Baseline demographic information was obtained including age, parity, body mass index, medical morbidities and previous history of surgery for PFDs. Pelvic floor support was measured using the Pelvic Organ Prolapse-Quantification (POP-Q) examination: point C refers to the vaginal cuff or cervix support. Point Ba refers to the support of the most distal anterior vaginal wall. Point Bp refers to the support of the most distal posterior vaginal wall. Pelvic floor function was measured with validated, condition-specific quality of life questionnaires: the Korean version of the Pelvic Floor Distress Inventory-Short Form 20 (PFDI-20) and the Pelvic Organ Prolapse/Urinary Incontinence Sexual Function Questionnaire-Short Form 12 (PISQ-12) [11,12]. PFDI-20 has three subscales that assess symptoms of prolapse, colorectal, and urinary dysfunction, with 100 as the highest possible score on any of the three subscales and 300 as the highest possible total score. Higher PFDI-20 scores indicate more pelvic floor dysfunction or bothersome symptoms. The PISQ-12 assesses the effect of prolapse or incontinence symptoms on sexual function. It comprises three scales assessing the behavioral/emotional domain, physical domain and partner-related domain. Higher PISQ-12 scores indicate a higher level of sexual function with 48 as the highest possible score. Questionnaires were completed preoperatively and at least 12 months after surgery. All patients underwent uroflowmetry, post-void residual urine volume and multichannel urodynamic study; anti-incontinence surgery was added if needed.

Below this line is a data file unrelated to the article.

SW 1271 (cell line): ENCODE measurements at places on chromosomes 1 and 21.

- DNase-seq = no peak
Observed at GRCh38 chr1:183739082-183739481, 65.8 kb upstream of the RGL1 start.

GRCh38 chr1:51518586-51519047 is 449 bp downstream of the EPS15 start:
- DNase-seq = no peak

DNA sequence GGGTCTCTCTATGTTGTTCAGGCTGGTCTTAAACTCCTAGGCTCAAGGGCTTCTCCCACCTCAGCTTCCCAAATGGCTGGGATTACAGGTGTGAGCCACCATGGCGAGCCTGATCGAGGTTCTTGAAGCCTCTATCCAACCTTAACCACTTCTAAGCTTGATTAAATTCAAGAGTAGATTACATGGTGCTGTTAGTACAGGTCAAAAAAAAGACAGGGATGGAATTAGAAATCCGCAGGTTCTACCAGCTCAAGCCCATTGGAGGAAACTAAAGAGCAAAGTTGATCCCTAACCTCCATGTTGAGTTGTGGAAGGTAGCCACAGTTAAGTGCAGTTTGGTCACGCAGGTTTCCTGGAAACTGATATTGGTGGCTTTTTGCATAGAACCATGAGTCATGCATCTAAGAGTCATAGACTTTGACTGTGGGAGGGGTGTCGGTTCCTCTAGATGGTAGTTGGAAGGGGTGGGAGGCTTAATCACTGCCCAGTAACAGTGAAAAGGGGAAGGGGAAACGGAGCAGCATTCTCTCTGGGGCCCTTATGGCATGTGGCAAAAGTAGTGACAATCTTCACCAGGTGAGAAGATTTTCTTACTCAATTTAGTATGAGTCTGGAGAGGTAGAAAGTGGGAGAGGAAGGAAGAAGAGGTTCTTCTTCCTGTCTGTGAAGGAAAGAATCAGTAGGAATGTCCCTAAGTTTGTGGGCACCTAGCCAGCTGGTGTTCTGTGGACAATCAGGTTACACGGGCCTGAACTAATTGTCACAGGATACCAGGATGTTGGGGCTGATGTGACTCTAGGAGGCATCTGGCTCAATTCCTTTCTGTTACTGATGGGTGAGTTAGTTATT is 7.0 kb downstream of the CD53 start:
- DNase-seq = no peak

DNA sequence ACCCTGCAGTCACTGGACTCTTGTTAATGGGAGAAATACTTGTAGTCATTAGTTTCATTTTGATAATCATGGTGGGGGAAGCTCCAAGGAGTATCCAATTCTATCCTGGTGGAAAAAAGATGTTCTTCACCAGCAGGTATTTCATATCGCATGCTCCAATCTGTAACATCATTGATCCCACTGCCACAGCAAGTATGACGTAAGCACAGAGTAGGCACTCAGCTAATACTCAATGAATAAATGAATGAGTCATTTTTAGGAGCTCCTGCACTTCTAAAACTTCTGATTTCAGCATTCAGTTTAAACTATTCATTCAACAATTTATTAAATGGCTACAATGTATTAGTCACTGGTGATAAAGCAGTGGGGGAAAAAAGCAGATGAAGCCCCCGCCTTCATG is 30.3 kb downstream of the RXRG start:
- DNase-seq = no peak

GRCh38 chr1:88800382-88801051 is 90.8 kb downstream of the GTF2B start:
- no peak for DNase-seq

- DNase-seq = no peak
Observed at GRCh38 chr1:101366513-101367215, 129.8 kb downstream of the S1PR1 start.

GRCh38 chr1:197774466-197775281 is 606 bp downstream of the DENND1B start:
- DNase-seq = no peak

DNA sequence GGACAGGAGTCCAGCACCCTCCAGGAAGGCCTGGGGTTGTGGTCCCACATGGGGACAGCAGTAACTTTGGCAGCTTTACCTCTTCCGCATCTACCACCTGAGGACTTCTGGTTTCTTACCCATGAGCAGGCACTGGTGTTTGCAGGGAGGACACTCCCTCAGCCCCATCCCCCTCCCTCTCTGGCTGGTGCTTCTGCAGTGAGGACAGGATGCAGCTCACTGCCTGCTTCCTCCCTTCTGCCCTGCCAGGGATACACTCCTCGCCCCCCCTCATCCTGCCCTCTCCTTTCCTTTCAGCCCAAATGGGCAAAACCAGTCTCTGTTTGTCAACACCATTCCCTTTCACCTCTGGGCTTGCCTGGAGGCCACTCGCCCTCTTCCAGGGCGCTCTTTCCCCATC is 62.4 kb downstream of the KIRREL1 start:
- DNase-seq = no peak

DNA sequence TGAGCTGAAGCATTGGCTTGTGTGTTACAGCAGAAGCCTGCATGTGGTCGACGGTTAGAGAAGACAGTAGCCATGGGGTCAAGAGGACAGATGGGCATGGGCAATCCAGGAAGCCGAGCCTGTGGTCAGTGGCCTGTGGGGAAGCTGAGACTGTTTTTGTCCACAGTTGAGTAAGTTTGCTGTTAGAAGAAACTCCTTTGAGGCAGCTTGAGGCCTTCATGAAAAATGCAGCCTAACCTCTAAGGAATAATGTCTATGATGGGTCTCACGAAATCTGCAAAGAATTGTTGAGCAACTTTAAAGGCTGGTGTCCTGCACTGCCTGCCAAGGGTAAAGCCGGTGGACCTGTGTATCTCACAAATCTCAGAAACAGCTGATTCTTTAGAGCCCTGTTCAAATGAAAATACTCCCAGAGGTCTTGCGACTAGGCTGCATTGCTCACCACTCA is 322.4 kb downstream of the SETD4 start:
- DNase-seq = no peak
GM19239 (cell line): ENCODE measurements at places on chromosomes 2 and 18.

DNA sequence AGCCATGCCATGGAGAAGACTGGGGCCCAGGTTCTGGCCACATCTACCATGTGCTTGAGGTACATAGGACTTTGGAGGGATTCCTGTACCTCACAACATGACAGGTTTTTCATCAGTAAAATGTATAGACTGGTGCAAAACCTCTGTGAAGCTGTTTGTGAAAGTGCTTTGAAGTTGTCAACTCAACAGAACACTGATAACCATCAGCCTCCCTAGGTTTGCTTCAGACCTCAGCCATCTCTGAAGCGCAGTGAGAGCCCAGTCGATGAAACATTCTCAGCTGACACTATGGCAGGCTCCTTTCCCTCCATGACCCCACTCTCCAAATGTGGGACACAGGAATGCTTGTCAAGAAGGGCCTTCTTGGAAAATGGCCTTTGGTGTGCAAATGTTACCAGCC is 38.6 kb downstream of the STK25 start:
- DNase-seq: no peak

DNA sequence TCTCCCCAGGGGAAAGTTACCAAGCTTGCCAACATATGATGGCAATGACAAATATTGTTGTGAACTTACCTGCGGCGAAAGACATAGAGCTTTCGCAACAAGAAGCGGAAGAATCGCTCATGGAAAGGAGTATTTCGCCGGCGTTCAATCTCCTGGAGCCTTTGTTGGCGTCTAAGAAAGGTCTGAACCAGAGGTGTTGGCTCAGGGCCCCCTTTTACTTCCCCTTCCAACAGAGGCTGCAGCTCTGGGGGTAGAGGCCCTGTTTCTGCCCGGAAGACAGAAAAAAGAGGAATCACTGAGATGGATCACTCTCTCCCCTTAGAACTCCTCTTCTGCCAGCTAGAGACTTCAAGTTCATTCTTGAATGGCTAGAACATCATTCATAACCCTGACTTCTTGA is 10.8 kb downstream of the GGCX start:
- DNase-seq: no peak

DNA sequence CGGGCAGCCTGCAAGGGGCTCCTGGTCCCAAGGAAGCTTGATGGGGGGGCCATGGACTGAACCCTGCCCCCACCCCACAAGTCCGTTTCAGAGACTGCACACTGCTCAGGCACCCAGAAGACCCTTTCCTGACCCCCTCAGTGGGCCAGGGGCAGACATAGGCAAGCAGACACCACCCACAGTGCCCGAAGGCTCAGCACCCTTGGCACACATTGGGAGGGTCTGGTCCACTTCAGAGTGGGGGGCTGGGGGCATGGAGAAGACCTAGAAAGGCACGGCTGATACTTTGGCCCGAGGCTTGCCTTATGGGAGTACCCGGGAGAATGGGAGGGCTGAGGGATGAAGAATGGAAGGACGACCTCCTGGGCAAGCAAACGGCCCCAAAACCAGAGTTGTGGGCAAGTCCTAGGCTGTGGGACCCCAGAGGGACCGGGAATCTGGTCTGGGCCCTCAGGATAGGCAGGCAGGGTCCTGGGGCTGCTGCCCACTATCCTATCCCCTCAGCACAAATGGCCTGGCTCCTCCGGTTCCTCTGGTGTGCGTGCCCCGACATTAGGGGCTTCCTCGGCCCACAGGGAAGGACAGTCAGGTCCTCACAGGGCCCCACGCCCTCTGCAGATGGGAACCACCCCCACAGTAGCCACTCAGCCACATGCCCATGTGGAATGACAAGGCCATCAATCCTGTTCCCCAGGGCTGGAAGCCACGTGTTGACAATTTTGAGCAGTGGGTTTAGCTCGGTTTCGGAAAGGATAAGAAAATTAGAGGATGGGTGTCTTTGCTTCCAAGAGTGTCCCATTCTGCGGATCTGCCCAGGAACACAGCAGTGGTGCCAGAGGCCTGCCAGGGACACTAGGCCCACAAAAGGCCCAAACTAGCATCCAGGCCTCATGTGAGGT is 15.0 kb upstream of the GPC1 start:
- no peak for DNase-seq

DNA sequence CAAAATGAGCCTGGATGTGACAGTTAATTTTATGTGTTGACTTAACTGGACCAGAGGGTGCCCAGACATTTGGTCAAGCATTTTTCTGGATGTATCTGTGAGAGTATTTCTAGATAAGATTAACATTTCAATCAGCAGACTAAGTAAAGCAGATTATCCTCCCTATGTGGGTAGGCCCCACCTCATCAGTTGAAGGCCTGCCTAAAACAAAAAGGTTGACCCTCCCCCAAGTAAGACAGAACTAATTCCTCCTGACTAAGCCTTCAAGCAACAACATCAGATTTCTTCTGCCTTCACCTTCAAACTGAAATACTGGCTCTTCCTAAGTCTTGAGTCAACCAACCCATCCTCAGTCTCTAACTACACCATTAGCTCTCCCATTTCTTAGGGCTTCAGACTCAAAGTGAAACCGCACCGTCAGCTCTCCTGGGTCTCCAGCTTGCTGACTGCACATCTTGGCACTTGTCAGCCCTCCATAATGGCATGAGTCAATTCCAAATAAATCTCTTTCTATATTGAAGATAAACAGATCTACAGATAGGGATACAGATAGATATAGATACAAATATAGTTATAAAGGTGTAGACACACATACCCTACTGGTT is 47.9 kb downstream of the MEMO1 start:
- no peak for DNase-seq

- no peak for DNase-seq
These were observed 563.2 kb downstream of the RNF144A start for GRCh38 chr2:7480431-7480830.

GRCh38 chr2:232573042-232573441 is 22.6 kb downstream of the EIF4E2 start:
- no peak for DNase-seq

Data were analyzed with SPSS ver. 16.0 (SPSS Inc., Chicago, IL, USA). Demographics were assessed with descriptive statistics. Analysis employed the Mann-Whitney U-test, Pearson chi-square test, and Wilcoxon signed-rank test.

Results

Of 96 women with prolapse over stage II who underwent sacrocolpopexy, 55 sexually active women completed at least one year of follow-up. Of these, 31 (56.4%) had surgery performed laparoscopically. In the study cohort, 27 women underwent total hysterectomy with sacrocolpopexy and 28 underwent supracervical hysterectomy with sacrocervicopexy. Demographic details are shown in Table 1. No differences were seen in age, body mass index, menopausal status, medical morbidities or hormonal use. Also, no differences were seen with regard to previous prolapse, anti-incontinence surgery or concomitant operation for rectocele or urinary incontinence. However, sacrocervicopexy was performed more often with the laparoscopic approach (P=0.01).